Bobwhite Bird Population Shrinking< < Back to
The Bobwhite is named for the "bob-white" call of the male bird, native to Ohio and a year-round resident in many areas of the state.
Well, it used to be a resident.
These days the Bobwhite – or Northern Bobwhite to be entirely accurate – is dwindling in numbers. "The range has shrunk, if you will, to the southwestern, probably 18 to 20 counties," says Bob Gates, a wildlife ecologist at Ohio State University.
"You will get records and people will talk about hearing the bobwhite in many areas of the state, and I think that's a combination of just a few coveys that might be hanging on also people also release bobwhites to restore the population and to hunt them and that sort of thing," Gates explained. "When we say that they are basically gone from most areas of the state that doesn't mean, necessarily, every single bird. For all practical purposes, we don't really have any viable populations left, except in southwestern 18 to 20 counties."
Gates and other researchers at Ohio State are working to help the Bobwhite come back. "Our landowners are particularly open and responsive, I think, to some of these practices because we've told them that they lie within the core of the range and they basically hold the future of bobwhites in Ohio in their hands. We've tried to work down there in southwestern Ohio, particularly in Highland County and some of the surrounding areas, because that's where we see the strongest populations. And once we get this message over to these landowners, I think they really do care the presence of bobwhites on their property," said Gates.
The come-back key, says Gates, is improving the birds' habitat.
To better understand what needs to be done, it'e important to understand the reason why Bobwhite numbers have crashed in Ohio.
"The biggest thing has been land use changes were intensified, simple agriculture focused on corn and soybean rotations, large fields, and also, just the maturation of woodlots and woody habitats have not been favorable for bobwhites. So that, combined with when we get severe winters, such as we had two years ago, in the winter of 2009 was hard on our study population, so when you get these hard winters, they experience poor survival. Our study would indicate that given the rates of survival and nesting productivity that we're seeing, it's hard to see how they're going to continue, even in southwestern Ohio say 10 or 20 years from now," said Gates.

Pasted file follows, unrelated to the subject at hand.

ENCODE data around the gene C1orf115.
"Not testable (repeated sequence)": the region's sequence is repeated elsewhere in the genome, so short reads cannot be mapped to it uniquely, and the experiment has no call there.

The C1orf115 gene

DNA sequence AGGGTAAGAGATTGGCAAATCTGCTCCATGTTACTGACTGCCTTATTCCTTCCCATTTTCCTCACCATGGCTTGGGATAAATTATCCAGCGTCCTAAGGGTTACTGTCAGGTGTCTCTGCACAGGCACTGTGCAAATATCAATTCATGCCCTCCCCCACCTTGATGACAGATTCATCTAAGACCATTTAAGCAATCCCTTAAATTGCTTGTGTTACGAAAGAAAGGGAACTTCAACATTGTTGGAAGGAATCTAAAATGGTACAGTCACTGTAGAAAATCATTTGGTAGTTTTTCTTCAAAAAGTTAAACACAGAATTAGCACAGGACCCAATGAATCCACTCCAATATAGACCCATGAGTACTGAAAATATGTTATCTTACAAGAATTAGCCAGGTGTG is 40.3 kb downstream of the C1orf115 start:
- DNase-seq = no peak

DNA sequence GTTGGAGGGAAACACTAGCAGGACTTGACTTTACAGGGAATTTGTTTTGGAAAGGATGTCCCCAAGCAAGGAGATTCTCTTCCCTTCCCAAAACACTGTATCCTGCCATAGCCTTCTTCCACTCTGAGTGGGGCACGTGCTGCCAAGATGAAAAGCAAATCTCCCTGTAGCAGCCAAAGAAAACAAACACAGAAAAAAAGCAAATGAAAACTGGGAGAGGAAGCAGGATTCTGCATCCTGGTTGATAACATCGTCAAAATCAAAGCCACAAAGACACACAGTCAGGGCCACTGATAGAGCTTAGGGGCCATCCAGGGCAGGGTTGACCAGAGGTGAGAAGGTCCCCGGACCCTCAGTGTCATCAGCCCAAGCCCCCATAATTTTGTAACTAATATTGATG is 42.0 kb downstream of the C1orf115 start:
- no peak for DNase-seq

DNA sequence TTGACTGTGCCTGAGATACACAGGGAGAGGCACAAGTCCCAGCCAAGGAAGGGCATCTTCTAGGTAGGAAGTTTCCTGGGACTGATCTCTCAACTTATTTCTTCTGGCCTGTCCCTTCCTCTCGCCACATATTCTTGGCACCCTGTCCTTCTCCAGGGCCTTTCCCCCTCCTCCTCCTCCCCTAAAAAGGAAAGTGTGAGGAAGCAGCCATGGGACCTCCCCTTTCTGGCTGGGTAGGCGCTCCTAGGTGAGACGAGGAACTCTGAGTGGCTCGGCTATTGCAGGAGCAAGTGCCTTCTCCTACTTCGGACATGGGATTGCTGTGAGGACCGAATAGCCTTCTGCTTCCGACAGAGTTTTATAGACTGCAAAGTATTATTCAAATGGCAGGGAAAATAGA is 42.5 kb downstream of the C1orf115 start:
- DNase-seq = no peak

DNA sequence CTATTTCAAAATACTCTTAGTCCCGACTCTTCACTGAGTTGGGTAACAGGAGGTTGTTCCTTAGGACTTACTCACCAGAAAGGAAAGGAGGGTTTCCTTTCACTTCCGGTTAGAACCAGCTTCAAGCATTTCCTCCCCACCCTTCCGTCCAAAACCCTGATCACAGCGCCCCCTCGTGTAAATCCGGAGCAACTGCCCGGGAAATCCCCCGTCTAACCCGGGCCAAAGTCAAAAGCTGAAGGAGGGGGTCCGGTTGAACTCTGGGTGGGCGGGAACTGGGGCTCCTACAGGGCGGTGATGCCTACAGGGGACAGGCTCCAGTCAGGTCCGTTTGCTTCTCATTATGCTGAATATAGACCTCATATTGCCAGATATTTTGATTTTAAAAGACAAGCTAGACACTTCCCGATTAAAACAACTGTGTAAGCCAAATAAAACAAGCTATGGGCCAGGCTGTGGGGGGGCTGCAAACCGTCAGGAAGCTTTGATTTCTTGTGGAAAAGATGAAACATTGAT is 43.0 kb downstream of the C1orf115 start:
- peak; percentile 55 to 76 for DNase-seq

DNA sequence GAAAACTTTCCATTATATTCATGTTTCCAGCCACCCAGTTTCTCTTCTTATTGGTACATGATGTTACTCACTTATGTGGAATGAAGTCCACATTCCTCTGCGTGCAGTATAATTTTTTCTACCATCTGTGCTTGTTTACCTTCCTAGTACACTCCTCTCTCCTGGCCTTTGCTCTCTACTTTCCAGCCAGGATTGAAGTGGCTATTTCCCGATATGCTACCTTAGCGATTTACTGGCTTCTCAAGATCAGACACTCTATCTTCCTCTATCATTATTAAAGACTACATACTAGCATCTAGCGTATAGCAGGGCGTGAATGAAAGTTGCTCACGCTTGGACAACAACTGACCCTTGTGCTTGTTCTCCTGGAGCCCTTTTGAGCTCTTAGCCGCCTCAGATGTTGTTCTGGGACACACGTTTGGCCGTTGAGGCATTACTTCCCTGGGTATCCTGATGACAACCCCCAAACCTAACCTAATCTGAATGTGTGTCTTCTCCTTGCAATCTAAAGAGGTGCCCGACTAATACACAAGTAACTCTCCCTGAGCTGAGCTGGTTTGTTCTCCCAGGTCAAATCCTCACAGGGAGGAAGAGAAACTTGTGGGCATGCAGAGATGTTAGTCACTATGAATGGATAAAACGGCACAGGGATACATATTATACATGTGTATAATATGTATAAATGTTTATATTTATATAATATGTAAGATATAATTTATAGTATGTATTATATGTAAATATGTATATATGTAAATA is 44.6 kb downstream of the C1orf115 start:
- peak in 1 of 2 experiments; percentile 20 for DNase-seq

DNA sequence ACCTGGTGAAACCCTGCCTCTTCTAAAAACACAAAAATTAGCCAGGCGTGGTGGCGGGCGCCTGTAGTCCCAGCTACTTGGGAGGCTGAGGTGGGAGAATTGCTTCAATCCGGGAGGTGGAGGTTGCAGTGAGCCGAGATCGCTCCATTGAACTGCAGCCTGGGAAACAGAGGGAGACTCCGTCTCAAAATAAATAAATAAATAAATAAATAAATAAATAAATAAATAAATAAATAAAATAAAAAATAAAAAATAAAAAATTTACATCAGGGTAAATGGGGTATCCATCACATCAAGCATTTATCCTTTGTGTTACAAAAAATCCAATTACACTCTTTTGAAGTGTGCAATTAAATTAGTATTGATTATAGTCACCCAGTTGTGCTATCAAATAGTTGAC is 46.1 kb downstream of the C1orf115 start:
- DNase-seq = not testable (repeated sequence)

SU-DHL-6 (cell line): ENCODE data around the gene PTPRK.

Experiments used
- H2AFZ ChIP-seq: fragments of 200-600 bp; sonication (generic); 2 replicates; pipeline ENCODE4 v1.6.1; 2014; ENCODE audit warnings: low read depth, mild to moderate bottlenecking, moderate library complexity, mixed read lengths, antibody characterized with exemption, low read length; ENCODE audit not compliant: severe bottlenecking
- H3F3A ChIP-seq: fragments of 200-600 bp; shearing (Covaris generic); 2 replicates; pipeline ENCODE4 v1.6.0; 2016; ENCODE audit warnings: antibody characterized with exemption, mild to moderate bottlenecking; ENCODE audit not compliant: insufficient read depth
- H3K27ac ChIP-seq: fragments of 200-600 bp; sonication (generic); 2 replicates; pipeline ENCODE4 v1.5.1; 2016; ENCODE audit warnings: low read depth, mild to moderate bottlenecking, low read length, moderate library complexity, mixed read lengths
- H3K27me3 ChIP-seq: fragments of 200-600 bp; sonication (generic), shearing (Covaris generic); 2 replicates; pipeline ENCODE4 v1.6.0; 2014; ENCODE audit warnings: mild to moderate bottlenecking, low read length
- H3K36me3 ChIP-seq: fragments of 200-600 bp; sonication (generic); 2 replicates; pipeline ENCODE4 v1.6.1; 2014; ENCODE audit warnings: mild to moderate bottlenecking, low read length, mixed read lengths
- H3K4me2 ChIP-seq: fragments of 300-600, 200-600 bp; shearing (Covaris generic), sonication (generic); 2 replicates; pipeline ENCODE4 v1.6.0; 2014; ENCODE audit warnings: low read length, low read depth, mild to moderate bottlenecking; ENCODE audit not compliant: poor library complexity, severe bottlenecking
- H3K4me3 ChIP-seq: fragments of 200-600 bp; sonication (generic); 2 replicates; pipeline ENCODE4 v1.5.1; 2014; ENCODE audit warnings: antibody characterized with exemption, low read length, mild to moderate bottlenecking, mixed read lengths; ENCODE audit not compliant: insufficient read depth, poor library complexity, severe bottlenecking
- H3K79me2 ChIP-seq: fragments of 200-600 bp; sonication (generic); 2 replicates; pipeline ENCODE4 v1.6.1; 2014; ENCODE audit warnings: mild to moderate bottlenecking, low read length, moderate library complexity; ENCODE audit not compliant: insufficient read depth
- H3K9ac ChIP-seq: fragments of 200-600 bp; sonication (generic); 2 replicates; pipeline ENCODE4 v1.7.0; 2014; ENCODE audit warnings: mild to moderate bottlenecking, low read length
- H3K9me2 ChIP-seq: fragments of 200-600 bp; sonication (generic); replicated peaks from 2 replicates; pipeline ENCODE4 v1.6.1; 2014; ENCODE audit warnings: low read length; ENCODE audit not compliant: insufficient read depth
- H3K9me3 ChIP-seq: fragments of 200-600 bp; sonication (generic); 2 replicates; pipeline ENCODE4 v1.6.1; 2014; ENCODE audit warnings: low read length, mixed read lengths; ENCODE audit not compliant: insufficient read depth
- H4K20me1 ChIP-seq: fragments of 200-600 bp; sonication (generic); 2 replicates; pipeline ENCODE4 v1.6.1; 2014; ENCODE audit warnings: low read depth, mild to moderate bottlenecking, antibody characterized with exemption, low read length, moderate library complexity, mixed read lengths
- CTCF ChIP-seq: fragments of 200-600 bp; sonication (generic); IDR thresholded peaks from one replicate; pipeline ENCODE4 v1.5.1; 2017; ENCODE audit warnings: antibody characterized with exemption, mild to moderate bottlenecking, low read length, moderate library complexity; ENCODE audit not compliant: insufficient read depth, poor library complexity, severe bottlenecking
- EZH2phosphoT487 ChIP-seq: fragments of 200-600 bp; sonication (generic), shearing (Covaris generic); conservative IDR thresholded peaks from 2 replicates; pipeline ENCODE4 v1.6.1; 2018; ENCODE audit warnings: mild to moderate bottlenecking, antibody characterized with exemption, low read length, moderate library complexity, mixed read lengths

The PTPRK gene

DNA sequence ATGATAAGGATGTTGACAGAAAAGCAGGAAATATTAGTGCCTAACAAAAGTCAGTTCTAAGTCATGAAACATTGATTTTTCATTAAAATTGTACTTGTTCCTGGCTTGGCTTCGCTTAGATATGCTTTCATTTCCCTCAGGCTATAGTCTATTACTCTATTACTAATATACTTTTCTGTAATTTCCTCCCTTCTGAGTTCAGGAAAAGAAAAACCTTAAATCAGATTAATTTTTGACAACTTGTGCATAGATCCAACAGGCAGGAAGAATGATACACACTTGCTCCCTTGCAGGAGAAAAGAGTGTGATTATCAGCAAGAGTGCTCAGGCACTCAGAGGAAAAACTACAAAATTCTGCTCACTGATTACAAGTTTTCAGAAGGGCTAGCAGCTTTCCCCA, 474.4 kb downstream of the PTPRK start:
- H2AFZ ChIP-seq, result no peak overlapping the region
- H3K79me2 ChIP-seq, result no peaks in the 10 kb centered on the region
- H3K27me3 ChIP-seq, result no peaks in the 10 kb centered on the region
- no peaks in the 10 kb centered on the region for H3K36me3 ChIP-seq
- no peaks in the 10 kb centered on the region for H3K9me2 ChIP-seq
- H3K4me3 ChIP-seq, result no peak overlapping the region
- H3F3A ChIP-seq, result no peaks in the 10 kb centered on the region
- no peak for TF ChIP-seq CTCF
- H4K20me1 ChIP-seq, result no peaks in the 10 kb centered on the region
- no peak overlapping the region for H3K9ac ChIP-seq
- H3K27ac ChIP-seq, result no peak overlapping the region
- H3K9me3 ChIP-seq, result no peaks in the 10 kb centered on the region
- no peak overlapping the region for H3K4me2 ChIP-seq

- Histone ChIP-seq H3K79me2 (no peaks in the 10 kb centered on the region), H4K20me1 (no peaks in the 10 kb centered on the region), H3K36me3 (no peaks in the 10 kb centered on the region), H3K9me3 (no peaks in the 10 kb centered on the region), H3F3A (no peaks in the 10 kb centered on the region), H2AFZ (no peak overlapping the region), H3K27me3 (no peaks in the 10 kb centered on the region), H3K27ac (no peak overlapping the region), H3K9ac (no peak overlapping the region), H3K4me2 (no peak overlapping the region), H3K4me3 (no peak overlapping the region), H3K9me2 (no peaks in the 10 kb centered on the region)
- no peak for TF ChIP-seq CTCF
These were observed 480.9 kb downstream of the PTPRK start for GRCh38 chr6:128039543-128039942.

Gates' research team is developing new recommendations for managing land for Bobwhites.
These are practices that improve the birds' survival and nesting success, especially on agricultural lands.
"We kind of look at this as kind of a low footprint, especially the edge feathering: going in and working with existing woody cover, trying to improve it. We're not necessarily talking about taking more land out of production, necessarily, agriculture production, that is, and actually having to purchase or do things on large areas of habitat that we feel like the first thing we can do is improve these edges on small areas. And actually, there may be some potential benefit to agricultural production because usually the first few rows of crops next to woods don't produce well anyway.So really what we're advocating is creating more early successional habitat, along edges, perhaps encouraging farmers to leave a few rows of corn or soybean, or any kind of grain, near those edges so the birds can hide in the shrubby areas and then move a short distance to feed during those winter periods. They're just not quite as vulnerable to mortality factors such as predation from hawks and that sort of thing."
Gates and his team have started sharing their findings in farmer and landowner workshops. Information is also available through Ohio State University Extension.